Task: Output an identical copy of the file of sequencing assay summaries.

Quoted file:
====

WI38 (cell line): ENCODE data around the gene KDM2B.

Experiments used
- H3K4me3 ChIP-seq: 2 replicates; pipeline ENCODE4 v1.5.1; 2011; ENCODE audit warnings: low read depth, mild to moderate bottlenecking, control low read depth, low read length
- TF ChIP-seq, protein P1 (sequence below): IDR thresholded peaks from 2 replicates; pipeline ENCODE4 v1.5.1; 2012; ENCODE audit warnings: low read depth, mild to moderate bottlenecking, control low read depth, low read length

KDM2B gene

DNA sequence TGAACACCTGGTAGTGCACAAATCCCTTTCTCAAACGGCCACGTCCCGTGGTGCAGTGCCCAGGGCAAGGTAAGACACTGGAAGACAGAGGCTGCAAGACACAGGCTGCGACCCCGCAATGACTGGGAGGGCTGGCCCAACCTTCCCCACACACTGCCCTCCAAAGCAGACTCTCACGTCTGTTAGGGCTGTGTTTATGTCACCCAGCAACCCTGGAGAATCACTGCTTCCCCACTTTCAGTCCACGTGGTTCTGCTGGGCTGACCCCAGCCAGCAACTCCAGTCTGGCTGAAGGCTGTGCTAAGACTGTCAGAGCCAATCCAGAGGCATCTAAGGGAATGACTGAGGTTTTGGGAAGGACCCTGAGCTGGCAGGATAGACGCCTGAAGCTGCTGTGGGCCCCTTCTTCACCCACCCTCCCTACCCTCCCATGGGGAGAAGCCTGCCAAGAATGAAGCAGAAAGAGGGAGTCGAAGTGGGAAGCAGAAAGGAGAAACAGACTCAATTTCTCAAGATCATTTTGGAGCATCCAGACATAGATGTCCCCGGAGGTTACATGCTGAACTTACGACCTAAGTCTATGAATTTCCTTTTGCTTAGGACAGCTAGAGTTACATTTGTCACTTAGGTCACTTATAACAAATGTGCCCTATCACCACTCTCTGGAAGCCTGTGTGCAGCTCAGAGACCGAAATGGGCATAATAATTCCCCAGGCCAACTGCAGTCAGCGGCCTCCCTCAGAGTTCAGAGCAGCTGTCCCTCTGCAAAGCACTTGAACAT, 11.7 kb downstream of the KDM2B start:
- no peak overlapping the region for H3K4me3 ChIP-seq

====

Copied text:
WI38 (cell line): ENCODE data around the gene KDM2B.

Experiments used
- H3K4me3 ChIP-seq: 2 replicates; pipeline ENCODE4 v1.5.1; 2011; ENCODE audit warnings: low read depth, mild to moderate bottlenecking, control low read depth, low read length
- TF ChIP-seq, protein P1 (sequence below): IDR thresholded peaks from 2 replicates; pipeline ENCODE4 v1.5.1; 2012; ENCODE audit warnings: low read depth, mild to moderate bottlenecking, control low read depth, low read length

KDM2B gene

DNA sequence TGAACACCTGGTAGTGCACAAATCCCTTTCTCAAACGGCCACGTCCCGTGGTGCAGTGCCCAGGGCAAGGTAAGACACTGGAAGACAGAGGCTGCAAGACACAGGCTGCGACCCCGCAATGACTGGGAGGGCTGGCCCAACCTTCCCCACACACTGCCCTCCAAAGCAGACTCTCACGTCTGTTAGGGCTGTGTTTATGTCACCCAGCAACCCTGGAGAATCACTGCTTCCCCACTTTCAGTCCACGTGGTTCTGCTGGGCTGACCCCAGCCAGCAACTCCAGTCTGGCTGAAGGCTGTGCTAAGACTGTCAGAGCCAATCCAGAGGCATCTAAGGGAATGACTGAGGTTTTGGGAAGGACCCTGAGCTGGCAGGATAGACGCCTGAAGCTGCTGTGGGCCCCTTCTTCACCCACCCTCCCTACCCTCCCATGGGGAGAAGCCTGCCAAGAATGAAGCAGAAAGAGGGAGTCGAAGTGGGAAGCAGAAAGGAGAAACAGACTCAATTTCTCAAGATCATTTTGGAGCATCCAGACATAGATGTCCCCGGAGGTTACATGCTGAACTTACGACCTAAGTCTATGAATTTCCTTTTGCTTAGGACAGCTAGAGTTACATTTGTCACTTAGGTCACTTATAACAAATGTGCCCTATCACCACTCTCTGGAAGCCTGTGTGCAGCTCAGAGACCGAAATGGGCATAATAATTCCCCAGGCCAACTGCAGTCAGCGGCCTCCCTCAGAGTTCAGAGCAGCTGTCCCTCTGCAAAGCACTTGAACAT, 11.7 kb downstream of the KDM2B start:
- no peak overlapping the region for H3K4me3 ChIP-seq